A gap year to better focus on personal aspirations

Last year, according to estimates, in the UK (where the tradition of gap years is longstanding), between 181 and 185 thousand 18 to 24 years decided to wait to enter university after graduating from high school. UCAS (Universities and Colleges Admission Service) reported that in 10 years from 2012, the number of those deferring their education has increased by 52,1%.

In the Netherlands, in 2022, the number of students putting off their studies increased, with 67% of teenagers who started a degree compared to 72-75% registered in previous years*. In the US, where the percentages are still minimal, from the pandemic many more consider postponing entering college.

But what does the decision to pause after graduating imply? Is it beneficial or harmful to one’s later career? A long break, usually from 3 to 12 months, taken purposely to explore the world and/or oneself, travelling, working or volunteering, does not translate into a period to do anything. Many contemplate the option of gaining something. Be it that they want to earn some money to put into their education; grow some competencies or develop specific skills; experience different paths, or consider alternative options, particularly if they are not convinced of the study chances they have.

Why wait?

In many countries, students graduate from high school at 18, on average. Some experts believe they grow and mature during the next couple of years. Thus, a gap year can allow young adults to enter university more focused and prepared to pursue an academic path and, consequently, to be able to complete the chosen degree more effectively. Moreover, following different ways for a period can help avoid poor decisions later on and offer financial benefits in terms of money and skills learned in the process.

There is an underlying aspect of self-discovery in choosing a break from the predominant growing paraboles of the modern era. Many gappers take this time purposely to know themselves and their inclinations better. Economic objectives in the long term specifically drive others. There are not many phases in life when it is feasible to take a prolonged break, and because college is not for everyone, understanding personal inclinations earlier can avoid a series of possible adverse outcomes. From the risk of burnout to the lack of motivation to the heavy burden of borrowing extensive amount of money to pursue an education that may not be the right one.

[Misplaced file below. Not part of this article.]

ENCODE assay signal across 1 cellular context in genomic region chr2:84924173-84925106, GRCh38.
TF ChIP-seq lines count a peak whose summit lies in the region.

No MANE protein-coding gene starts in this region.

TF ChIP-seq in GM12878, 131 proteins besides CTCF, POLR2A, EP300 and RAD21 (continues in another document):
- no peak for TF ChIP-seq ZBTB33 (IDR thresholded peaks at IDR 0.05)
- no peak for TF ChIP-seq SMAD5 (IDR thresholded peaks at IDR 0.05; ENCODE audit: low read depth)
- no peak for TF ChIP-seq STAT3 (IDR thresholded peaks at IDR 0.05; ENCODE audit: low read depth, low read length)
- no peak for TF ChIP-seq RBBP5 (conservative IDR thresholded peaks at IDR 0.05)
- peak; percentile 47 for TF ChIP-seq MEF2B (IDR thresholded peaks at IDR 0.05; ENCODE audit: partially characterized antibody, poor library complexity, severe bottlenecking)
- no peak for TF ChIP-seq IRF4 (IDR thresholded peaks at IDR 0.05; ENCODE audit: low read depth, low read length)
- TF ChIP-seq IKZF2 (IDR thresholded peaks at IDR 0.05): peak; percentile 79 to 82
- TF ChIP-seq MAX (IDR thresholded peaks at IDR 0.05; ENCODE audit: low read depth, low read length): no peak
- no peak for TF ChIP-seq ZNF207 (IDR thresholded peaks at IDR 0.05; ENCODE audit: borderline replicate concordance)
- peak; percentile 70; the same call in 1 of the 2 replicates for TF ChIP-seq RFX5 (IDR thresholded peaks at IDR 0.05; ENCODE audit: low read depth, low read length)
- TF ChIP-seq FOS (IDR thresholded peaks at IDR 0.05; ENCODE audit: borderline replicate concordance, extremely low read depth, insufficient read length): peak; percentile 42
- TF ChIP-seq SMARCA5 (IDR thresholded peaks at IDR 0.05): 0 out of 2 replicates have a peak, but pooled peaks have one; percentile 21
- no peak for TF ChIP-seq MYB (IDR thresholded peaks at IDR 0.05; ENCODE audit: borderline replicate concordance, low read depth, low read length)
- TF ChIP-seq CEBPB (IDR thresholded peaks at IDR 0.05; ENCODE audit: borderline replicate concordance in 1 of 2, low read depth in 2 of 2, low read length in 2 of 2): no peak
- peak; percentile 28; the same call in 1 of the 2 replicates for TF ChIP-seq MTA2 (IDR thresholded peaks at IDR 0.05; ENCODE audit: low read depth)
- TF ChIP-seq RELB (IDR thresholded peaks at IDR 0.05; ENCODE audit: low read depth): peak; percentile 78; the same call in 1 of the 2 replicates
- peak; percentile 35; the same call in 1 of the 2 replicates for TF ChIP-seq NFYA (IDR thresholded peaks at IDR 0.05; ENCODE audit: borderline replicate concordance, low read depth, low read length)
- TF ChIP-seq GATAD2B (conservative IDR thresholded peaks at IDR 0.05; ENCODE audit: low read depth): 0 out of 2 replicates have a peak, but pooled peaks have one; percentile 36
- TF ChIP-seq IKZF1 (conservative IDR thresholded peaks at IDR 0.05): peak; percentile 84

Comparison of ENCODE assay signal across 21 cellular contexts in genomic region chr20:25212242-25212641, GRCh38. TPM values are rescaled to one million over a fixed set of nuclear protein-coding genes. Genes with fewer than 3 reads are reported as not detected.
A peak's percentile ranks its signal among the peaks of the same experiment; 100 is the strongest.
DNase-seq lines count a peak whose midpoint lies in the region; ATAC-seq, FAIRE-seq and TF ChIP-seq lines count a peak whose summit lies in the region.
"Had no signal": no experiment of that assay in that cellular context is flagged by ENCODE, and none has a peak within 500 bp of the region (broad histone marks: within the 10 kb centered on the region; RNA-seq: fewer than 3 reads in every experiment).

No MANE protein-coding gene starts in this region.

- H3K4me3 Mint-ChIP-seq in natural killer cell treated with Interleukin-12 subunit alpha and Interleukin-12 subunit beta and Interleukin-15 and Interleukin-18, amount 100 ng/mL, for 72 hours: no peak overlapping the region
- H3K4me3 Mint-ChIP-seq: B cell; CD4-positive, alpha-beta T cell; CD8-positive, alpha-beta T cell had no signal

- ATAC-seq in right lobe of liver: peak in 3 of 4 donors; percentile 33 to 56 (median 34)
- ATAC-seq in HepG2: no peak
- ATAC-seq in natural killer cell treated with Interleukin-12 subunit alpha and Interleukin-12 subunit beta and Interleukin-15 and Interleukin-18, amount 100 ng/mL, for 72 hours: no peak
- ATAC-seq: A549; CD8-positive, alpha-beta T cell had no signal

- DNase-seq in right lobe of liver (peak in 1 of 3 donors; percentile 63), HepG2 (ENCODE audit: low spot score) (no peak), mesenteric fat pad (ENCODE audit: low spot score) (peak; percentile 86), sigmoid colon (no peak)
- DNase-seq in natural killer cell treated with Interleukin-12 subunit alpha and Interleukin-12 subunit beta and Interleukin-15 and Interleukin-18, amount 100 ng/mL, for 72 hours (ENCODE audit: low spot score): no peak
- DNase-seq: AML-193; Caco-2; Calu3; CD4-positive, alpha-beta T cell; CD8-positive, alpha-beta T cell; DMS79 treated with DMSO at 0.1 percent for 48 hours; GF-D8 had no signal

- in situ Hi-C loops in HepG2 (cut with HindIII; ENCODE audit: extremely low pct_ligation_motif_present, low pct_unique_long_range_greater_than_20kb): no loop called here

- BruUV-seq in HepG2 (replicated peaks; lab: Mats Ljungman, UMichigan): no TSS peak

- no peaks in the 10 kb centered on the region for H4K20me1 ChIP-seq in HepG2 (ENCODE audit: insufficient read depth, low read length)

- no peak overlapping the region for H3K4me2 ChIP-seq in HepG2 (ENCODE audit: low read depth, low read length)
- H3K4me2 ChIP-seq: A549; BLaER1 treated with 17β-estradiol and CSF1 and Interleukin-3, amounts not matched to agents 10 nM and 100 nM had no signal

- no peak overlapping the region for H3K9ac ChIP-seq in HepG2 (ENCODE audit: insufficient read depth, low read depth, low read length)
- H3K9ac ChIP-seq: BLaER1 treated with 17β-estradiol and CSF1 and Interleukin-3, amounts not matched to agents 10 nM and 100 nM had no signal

On the other hand, though, some argue that spending time outside more traditional academic paths can postpone the start of professional careers and have financial consequences. Furthermore, the risk of disconnecting from other students can make the social experiences during university years difficult, affecting the opportunities to build a network for future professional perspectives.

Not for everyone

Undoubtedly this experience can imply substantial expenses. Yet the numbers of those contemplating the option have grown considerably since the pandemic. Many have deferred starting their studies due to the complexity of the situation within their families or society, concerned about the quality of education and the safety of life on campus. But others have decided to take a break in their first term of studies to focus on improving their mental health or because they were dissatisfied with the university experience.

All reasons make sense today, also considering the widespread and frequent discussions about the value of personal satisfaction, inclination and well-being. Additionally, the opportunity offered by a gap year is currently pondered with more open minds first by parents – who very often contribute substantially. And by recruiters later on.

An unstable present with rising costs and less stigmatized views on personal aspirations and the desire to balance work and individual needs has entered the conversation. It allows more people to think about the need to take some time off.

Not too surprisingly, also among those who have worked for decades and are now considering a gap year. Some who effectively step back and away from more stable and well-paid positions may give up some wealth to pursue personal well-being. And in the long run, gain better balance and satisfaction overall.


* This percentage is partly due to the government’s decision to reintroduce a students’ grant this September. But the rise in the costs of living and the struggles to find affordable accommodations is also significantly impacting the decision of many to wait.

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